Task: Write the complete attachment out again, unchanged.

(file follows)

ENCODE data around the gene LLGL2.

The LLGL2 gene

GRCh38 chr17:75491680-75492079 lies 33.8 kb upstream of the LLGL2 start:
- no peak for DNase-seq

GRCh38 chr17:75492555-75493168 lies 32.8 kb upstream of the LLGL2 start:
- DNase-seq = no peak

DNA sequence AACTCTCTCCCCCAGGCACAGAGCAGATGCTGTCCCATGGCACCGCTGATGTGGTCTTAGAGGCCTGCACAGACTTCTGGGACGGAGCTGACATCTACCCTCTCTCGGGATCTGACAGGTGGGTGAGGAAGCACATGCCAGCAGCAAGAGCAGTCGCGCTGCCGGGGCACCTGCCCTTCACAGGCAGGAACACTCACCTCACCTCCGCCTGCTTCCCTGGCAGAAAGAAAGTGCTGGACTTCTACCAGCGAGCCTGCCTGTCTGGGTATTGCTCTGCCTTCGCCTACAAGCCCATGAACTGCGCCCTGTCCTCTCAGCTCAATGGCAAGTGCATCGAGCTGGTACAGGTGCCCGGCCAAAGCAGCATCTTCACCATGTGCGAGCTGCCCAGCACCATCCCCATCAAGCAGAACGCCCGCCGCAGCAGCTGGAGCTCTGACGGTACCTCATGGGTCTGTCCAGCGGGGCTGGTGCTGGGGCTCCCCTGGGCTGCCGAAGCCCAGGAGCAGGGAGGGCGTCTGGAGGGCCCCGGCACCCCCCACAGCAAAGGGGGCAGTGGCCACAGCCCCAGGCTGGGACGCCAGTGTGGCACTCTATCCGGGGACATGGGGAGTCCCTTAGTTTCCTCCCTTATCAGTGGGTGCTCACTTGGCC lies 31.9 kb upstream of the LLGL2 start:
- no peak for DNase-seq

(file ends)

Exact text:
ENCODE data around the gene LLGL2.

The LLGL2 gene

GRCh38 chr17:75491680-75492079 lies 33.8 kb upstream of the LLGL2 start:
- no peak for DNase-seq

GRCh38 chr17:75492555-75493168 lies 32.8 kb upstream of the LLGL2 start:
- DNase-seq = no peak

DNA sequence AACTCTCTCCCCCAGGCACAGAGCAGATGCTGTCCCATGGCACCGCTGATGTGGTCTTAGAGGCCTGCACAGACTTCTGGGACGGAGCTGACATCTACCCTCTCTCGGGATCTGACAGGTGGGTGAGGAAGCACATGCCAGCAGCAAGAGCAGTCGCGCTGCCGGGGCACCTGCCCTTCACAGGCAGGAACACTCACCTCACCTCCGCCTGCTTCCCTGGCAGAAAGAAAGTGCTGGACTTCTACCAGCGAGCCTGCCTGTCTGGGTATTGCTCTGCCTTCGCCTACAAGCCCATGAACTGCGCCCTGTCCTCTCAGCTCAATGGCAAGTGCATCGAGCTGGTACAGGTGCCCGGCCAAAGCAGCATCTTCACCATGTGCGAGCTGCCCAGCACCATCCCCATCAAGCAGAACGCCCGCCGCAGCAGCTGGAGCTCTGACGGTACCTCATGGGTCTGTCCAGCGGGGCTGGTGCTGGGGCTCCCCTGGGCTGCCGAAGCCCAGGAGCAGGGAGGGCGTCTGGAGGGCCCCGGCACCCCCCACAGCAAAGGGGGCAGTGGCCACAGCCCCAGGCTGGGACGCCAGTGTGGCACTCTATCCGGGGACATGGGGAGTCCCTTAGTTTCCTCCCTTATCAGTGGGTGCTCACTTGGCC lies 31.9 kb upstream of the LLGL2 start:
- no peak for DNase-seq